Acute extrapyramidal symptoms (EPS) are possible with most antiemetic medications, especially the phenothiazines (promethazine and prochlorperazine). The two most common acute examples of EPS are the dystonic reaction and akathisia. Dystonia manifests as involuntary, sustained muscle contractions, often in the head or neck region. Torticollosis is one example.
Akathisia is underappreciated by most emergency medicine providers. Patients report having "restlessness and inner tension or discomfort, an urge to constantly move their legs, and difficulty in maintaining a posture for several minutes, such as sitting still in a chair or standing in one place. They display semi-purposeful or purposeless limb movements and tend to repeatedly shift their bodily position while sitting, and shift weight from foot to foot or pace while standing. In its milder presentation, the disorder may resemble anxiety."9 It is easily mistaken for anxiety or agitation. EMS systems that treat N&V should have protocols in place to treat EPS. Paramedics must familiarize themselves with the various symptoms of EPS and be ready to administer diphenhydramine or benzodiazepines.
Our first medication takes us back to the basics. There is research suggesting that supplemental oxygen reduces the incidence of nausea and/or vomiting during ambulance transport of patients with minor trauma.10 As we all know, nausea, motion sickness and vomiting increase the discomfort of patients with traumatic injuries and cause further distress and anxiety. The act of vomiting may subsequently result in dehydration, aspiration of emesis and increased intracranial pressure, and its impact on vagal stimulation causes adverse changes in heart rate and blood pressure. A good example is the spine board-immobilized patient who is being transported for a possible cervical spine injury. If the patient becomes nauseated and begins to vomit, he risks aspiration and exacerbation of the spinal injury. Management of this patient generally requires additional personnel, thus taxing the resources of smaller EMS systems.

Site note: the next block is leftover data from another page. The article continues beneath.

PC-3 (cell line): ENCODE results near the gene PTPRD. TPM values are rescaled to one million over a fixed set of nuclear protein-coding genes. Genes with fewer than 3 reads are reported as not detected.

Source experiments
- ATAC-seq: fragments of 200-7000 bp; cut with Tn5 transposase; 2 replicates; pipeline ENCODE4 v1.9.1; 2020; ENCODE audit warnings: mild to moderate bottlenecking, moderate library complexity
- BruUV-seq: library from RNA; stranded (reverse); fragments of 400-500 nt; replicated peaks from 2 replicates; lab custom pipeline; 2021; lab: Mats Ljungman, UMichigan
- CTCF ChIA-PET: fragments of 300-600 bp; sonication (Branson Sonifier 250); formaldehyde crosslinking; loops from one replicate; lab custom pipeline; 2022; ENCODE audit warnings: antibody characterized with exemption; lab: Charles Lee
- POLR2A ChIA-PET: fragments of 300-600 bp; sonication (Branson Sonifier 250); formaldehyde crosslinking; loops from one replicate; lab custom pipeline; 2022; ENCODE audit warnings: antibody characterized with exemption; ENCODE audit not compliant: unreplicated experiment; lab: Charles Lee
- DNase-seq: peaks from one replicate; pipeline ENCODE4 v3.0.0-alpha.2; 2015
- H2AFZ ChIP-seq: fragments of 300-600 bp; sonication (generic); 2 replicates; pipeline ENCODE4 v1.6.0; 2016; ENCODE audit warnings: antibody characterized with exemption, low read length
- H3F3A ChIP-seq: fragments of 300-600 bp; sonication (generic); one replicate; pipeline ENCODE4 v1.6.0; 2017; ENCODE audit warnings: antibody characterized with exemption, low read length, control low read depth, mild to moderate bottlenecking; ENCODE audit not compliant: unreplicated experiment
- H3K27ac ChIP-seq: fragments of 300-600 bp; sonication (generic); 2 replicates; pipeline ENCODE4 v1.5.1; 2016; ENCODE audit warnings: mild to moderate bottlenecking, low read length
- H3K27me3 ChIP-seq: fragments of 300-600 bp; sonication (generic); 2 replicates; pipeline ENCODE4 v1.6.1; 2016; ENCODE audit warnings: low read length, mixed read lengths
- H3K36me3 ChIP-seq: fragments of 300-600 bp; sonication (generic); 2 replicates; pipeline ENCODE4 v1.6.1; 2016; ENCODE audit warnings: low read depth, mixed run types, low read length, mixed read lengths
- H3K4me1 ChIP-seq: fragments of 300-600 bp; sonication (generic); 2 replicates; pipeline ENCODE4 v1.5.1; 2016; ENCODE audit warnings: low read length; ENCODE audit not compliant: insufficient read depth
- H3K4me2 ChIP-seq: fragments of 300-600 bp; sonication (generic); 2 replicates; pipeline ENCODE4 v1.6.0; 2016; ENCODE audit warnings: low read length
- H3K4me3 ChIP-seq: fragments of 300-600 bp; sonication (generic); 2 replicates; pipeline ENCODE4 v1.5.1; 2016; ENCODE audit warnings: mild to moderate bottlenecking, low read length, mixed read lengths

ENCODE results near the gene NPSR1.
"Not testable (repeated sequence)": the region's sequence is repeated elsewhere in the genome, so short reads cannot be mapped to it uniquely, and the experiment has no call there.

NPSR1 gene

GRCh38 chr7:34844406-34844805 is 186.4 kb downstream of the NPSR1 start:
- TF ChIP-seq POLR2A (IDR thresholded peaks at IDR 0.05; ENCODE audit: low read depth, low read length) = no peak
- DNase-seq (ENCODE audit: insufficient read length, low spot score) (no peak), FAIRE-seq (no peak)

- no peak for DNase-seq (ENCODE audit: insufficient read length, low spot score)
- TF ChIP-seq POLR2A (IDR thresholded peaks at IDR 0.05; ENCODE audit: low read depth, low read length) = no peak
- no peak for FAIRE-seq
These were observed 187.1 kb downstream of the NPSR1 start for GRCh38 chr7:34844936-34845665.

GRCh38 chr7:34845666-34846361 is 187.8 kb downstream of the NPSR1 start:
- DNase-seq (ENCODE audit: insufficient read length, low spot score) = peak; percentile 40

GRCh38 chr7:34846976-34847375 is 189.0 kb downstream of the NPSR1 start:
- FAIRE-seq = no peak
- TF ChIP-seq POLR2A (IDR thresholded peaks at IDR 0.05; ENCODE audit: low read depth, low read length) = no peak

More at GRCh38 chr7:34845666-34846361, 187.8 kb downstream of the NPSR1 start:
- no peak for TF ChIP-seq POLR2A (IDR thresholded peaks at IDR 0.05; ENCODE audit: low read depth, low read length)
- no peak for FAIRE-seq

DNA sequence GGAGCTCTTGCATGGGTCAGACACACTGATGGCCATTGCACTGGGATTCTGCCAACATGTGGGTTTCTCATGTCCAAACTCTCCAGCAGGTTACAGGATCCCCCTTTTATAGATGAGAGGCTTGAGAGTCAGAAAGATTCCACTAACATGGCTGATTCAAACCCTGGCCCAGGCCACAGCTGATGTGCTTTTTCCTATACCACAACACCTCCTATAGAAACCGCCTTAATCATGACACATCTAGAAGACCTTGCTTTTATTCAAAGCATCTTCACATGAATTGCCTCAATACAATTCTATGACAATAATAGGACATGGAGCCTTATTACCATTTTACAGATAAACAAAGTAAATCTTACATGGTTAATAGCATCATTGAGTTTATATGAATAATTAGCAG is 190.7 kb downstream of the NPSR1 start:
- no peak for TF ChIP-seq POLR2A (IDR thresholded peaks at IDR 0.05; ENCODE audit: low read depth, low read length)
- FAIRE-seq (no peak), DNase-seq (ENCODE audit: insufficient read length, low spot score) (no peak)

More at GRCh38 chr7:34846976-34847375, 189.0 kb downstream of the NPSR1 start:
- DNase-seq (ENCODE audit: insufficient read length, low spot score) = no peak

Oxygen is an inexpensive and widely available intervention that has been successful in the treatment of perioperative and postoperative N&V. Oxygen may be a simple method of reducing uncomfortable and potentially dangerous vomiting in EMS patients during transport.11
Ondansetron is a selective serotonin 5-HT3 receptor antagonist that works by blocking serotonin in the intestinal tract and CTZ (chemoreceptor trigger zone). It is available in solution for both IV and IM injection, as well as a rapid ODT (orally disintegrating tablet) and an oral solution. The standard dose for adults is 4 mg for IV or IM administration and 8 mg for the ODT. For pediatric patients (under 40 kilograms), the standard dose is 0.1 mg/kg up to 4 mg.
Ondansetron has very low incidence of adverse reactions, and the only contraindication is hypersensitivity. Zofran was originally developed to prevent nausea in chemotherapy patients, but its use has become more widespread in the emergency medicine setting since it became available as a generic. Most of the reported adverse effects have been attributed to chemotherapeutic agents taken by the patients.
Ondansetron was recently studied in the prehospital setting (Multnomah County, Oregon) for undifferentiated N&V in 952 EMS patients.12 It was shown to be "moderately" effective in decreasing N&V in a wide variety of patients with undifferentiated symptoms. The study also showed it to be safe for both adult and pediatric patients in the prehospital setting with no reported adverse effects.
Promethazine is a phenothiazine that works as an H1 antagonist. Although it was originally designed as an anti-psychotic, it is primarily used as an anti-emetic.
For EMS use, promethazine is supplied in 25 mg/ml Carpuject syringes, as well as 25 mg/ml and 50 mg/ml vials for injection. The standard adult dose of promethazine is 12.5–25 mg and can be administered IV, IM and rectally.